Atherosclerotic cardiovascular disease (ASCVD) is a leading cause of death and morbidity worldwide. This randomized controlled, single-center, open-label trial tested the impact of a mobile health (mHealth) service tool optimized for ASCVD patient care. Patients with clinical ASCVD were enrolled and randomly assigned to the intervention or control group. Participants in the intervention group were provided with a smartphone application named HEART4U, while a dedicated interface integrated into the electronic healthcare record system was provided to the treating physicians. A total of 666 patients with ASCVD were enrolled, with 333 patients in each group. The estimated baseline 10-year risk of cardiovascular disease was 9.5% and 10.8% in the intervention and control groups, respectively, as assessed by the pooled cohort risk equations. The primary study endpoint was the change in the estimated risk at six months. The estimated risk increased by 1.3% and 1.1%, respectively, which did not differ significantly (P = 0.821). None of the secondary study endpoints showed significant differences between the groups. A post-hoc subgroup analysis showed the benefit was greater if a participant in the intervention group accessed the application more frequently. The present study demonstrated no significant benefits associated with the use of the mHealth tool in terms of the predefined study endpoints in stable patients with ASCVD. However, it also suggested that motivating patients to use the mHealth tool more frequently may lead to greater clinical benefit. Better design with a positive user experience needs to be considered for developing future mHealth tools for ASCVD patient care.Trial Registration: ClinicalTrials.gov NCT03392259.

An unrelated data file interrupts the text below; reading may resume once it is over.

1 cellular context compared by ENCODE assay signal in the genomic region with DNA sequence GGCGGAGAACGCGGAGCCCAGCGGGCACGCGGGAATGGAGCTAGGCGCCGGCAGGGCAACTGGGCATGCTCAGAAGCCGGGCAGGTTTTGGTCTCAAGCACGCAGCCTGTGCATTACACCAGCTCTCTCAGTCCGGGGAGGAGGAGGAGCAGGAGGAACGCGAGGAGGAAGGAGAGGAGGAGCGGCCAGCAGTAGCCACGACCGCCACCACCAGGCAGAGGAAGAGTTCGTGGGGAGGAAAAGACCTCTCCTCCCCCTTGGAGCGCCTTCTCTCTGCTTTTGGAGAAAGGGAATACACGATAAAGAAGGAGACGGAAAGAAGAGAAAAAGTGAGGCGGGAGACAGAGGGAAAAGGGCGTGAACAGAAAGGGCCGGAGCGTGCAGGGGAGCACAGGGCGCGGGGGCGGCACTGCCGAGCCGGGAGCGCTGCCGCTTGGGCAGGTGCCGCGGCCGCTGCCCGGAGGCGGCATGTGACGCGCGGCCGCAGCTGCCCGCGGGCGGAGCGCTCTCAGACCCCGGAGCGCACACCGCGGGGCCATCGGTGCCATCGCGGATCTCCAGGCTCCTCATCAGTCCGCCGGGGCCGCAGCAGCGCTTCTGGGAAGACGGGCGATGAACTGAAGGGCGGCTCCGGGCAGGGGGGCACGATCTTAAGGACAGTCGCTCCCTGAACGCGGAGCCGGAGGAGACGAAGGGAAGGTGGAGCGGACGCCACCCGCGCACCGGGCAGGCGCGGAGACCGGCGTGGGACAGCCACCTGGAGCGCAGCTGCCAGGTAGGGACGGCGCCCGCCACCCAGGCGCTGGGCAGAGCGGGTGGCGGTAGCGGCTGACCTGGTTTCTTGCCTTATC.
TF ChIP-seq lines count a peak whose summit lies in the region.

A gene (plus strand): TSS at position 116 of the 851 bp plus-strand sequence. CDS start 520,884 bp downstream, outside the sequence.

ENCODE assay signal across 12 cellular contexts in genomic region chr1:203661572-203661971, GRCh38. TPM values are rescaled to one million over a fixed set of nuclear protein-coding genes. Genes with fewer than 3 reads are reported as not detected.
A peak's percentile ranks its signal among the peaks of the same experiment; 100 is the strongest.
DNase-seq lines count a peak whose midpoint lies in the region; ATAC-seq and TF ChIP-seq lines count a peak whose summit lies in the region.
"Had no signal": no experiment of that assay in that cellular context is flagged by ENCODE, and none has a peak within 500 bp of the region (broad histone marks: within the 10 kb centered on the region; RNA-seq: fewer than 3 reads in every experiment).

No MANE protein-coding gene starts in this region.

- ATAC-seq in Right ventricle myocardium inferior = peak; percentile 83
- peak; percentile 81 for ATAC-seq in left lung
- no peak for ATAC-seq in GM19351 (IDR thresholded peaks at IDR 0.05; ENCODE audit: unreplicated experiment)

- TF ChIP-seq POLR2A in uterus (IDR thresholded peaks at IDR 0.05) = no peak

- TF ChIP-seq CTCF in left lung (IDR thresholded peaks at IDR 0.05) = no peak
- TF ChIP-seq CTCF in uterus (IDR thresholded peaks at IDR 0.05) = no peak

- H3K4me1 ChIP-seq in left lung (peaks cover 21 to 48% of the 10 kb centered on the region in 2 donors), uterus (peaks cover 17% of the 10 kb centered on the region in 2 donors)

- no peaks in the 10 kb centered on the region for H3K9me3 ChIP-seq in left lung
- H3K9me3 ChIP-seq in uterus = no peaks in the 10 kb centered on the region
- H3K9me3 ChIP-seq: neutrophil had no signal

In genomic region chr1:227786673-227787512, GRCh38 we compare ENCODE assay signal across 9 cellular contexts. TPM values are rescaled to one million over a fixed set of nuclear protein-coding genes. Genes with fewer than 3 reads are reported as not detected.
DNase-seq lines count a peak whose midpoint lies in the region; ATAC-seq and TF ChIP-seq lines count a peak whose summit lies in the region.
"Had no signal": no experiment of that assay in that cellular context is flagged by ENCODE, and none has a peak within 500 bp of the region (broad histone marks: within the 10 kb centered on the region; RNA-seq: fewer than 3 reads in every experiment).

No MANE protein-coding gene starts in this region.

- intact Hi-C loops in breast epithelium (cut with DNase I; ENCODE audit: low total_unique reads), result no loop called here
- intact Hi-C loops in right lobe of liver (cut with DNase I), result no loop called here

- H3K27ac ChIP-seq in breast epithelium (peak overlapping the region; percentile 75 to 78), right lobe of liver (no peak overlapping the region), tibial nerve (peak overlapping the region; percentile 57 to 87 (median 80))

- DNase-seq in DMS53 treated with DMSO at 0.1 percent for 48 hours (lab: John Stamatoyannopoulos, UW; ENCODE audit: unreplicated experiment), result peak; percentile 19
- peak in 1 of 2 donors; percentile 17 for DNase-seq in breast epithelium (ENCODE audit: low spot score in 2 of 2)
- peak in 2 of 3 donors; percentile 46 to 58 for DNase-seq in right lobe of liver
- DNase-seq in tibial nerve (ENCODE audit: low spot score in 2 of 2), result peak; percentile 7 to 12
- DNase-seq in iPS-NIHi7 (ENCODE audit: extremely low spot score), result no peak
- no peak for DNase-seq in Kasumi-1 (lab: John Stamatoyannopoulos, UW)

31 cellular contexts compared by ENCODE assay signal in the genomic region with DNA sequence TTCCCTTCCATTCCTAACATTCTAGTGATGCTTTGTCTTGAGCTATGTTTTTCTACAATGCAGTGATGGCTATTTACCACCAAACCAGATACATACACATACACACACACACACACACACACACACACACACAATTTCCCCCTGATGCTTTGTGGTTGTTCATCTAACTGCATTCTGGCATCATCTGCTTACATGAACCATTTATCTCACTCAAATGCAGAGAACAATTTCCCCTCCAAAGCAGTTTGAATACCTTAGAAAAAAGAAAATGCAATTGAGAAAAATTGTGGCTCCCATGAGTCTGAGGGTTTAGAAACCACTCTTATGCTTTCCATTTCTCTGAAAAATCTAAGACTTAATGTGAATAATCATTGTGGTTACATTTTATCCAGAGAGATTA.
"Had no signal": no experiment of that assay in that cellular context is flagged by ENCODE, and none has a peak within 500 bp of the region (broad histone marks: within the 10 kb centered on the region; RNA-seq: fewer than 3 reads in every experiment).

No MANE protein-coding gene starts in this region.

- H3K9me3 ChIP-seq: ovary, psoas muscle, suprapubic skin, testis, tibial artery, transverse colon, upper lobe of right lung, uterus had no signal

© 2021. The Author(s).